DEC 18 (LONDON, Ky.) – A Manchester pharmacy owner and his wife will forfeit their home, more than a million dollars, and six cars that were proceeds or purchased with proceeds from a drug conspiracy. In that conspiracy, the pharmacy owner filled prescriptions for customers without a legitimate medical purpose.
Charles Terry Tenhet, 63, of London, Ky., pleaded guilty today to a conspiracy to distribute a controlled substance. U.S. District Judge Amul Thapar sentenced Tenhet to 10 years in prison following the plea. Charles Tenhet's wife, Melissa Tenhet, 50, was sentenced to 12 months and day in prison for her role in the conspiracy. She pleaded guilty on Monday.
"Mr. Tenhet, with the assistance of Mrs. Tenhet, used his professional license to engage in a massive drug trafficking conspiracy," said U.S. Attorney Kerry B. Harvey. "In so doing, he inflicted a great deal of pain on his community-one already hard hit by the scourge of prescription drug abuse. The punishment is well-deserved. Those in the healing arts deserve special attention from law enforcement authorities when they choose to betray their professional duties in favor of the ill-gotten gains made from drug trafficking."
Charles Tenhet admitted he filled out of state prescriptions for large quantities of oxycodone in exchange for cash for eastern Kentuckians who had traveled in groups to pain clinics in Georgia and Tennessee and returned to visit Charles Tenhet's pharmacies: Community Drug and Medi-Center Drug. Some customers drove as far as 600 miles to visit the clinics.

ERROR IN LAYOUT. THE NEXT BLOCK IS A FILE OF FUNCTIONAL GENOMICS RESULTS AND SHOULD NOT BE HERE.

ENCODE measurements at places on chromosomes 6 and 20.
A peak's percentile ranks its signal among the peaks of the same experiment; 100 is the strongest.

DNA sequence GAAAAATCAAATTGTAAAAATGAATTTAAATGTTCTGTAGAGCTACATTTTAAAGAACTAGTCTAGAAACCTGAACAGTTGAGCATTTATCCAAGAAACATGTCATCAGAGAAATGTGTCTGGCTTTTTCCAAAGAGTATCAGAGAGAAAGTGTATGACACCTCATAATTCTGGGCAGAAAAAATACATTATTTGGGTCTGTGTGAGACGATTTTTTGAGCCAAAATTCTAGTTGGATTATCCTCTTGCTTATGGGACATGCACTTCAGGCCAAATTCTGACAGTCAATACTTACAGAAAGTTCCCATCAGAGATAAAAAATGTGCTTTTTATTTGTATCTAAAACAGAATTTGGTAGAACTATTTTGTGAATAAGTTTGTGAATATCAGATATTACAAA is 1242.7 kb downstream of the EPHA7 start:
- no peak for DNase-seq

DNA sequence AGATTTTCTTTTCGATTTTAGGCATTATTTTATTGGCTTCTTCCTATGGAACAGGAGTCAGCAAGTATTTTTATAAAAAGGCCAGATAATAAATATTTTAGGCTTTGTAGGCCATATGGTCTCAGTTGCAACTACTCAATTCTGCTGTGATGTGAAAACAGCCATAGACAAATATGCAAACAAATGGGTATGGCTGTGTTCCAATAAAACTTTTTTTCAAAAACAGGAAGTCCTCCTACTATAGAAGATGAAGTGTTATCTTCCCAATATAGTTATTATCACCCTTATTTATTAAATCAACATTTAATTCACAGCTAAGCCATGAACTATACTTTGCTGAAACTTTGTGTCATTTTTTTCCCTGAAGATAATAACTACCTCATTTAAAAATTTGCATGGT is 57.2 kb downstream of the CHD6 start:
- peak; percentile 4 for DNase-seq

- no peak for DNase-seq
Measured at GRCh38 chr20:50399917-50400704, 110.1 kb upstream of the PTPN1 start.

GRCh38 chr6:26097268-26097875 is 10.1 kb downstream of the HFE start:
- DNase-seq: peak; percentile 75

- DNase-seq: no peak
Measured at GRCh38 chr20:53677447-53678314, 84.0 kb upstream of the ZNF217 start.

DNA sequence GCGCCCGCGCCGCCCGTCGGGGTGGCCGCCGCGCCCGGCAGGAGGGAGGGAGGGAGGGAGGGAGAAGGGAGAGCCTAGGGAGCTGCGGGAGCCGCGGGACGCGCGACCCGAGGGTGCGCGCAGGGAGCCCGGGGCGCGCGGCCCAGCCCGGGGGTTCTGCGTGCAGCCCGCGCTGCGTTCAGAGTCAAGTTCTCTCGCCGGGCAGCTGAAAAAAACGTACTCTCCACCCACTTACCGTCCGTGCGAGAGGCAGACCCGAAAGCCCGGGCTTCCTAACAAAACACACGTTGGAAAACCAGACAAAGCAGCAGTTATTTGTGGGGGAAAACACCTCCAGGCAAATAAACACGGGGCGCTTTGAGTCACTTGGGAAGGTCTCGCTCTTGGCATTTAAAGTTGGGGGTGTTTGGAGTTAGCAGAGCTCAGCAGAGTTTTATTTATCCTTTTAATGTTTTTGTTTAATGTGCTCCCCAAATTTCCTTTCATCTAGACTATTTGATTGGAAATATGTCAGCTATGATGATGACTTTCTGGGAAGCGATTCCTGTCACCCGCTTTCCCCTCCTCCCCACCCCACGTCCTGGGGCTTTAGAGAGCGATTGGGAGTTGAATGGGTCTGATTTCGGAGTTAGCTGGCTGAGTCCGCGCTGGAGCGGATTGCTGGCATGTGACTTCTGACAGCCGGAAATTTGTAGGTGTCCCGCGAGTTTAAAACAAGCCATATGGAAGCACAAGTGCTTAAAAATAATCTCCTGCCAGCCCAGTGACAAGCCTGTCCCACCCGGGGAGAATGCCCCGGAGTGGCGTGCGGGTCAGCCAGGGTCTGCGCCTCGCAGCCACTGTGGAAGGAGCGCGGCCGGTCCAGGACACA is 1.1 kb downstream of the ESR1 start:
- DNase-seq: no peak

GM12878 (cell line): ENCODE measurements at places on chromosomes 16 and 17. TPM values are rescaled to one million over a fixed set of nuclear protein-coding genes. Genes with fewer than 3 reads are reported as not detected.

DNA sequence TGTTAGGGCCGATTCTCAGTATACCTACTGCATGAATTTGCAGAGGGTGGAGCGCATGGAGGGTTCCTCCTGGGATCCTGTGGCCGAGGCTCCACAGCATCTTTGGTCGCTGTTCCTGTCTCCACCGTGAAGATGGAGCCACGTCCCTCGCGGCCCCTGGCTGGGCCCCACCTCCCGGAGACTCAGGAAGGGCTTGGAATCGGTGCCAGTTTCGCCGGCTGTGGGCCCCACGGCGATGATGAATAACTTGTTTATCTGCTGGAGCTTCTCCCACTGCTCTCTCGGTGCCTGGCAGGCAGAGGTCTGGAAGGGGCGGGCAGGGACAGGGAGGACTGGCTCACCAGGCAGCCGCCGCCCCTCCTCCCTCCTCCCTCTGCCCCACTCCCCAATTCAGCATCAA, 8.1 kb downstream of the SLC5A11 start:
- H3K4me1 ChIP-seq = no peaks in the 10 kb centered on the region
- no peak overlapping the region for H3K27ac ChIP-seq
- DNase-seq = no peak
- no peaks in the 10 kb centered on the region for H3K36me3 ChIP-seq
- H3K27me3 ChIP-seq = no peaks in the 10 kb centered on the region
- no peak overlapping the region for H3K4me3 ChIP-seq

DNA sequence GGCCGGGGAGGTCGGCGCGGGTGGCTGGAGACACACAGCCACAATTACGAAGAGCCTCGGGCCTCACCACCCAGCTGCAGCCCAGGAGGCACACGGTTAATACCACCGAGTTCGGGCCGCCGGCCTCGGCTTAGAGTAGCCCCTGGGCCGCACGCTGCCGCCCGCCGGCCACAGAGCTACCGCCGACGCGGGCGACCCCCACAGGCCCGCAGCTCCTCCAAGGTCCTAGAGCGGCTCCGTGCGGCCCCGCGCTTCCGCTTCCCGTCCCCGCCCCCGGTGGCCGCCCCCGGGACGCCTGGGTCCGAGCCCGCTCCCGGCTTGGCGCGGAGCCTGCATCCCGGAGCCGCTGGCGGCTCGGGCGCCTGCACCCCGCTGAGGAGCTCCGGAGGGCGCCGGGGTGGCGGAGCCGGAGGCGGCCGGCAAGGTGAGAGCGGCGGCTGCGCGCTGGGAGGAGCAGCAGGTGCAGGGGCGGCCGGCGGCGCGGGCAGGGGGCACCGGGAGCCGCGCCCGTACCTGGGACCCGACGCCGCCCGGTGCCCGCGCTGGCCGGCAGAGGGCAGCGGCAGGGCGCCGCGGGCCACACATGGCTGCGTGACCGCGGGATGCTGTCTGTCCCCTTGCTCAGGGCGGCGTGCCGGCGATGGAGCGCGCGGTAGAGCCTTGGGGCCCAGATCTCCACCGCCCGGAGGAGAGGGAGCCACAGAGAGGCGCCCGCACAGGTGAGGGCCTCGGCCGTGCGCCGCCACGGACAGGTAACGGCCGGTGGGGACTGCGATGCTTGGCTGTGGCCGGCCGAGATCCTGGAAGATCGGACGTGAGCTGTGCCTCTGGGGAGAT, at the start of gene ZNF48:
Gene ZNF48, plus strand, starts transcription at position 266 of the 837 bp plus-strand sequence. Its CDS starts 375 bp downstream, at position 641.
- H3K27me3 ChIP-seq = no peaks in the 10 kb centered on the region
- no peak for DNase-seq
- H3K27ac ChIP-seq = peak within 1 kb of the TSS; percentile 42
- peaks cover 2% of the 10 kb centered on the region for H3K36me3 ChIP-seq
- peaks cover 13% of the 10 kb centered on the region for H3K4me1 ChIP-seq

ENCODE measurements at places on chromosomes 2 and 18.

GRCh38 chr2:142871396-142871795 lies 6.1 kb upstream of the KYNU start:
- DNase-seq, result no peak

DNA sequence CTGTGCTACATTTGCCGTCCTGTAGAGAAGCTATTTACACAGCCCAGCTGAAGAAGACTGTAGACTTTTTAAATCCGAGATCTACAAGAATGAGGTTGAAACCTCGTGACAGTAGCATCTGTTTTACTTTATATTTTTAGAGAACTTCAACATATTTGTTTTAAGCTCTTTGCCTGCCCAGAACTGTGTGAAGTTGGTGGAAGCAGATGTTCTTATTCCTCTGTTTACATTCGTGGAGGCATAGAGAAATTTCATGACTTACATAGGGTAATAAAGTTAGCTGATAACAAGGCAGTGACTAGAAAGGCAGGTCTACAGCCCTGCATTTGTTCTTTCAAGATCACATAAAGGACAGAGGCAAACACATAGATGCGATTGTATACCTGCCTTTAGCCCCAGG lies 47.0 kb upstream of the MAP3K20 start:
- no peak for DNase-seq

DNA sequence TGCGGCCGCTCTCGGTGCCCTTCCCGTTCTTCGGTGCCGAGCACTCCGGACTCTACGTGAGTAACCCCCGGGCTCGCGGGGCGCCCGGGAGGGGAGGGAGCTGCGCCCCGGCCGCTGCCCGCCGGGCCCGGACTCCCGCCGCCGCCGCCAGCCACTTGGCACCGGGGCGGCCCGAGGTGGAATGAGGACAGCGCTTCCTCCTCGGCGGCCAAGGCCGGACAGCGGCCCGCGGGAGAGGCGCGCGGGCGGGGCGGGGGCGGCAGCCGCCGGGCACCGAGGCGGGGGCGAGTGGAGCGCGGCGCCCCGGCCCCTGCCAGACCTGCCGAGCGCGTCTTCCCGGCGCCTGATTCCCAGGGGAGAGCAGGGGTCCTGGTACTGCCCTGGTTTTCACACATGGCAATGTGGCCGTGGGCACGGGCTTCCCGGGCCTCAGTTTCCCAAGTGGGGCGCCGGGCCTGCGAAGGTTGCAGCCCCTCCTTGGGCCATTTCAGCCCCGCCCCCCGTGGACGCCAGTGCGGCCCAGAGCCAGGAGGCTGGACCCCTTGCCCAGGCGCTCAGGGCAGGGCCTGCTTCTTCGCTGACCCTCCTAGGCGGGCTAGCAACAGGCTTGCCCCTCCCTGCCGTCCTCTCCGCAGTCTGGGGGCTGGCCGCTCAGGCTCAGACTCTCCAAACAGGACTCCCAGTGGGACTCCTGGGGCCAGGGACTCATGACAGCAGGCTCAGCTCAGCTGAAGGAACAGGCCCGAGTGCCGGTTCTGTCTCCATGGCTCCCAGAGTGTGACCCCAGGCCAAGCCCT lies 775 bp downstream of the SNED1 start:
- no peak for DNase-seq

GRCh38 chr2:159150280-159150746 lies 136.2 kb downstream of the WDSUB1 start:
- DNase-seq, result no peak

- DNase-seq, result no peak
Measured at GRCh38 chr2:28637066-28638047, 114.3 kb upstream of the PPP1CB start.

According to the plea agreement, Tenhet knew the visitors were potential drug traffickers and addicts. The plea agreement describes the Tenhets' customers as being visibly high, lacking physical pain symptoms and appearing destitute and unemployed. Melissa Tenhet worked as the office manager for Community Drug and admitted she directed co-workers to fill the prescriptions even when the workers questioned the legality of the prescriptions.
The Tenhets agreed to forfeit approximately a million dollars in cash, six vehicles, numerous luxury watches and a plot of land, all of which the Tenhets obtained or used as part of the conspiracy. The total value of all the assets forfeited was approximately $3 million.
Under federal law, both defendants will each have to serve at least 85 percent of their respective prison sentence.
Kerry B. Harvey, U.S. Attorney for the Eastern District of Kentucky, and Robert L. Corso, Special Agent in Charge of the U.S. Drug Enforcement Administration (DEA), jointly announced the guilty pleas.
The investigation was conducted by the DEA. Assistant U.S. Attorney Jason Parman represented the U.S. Attorney's Office in this case.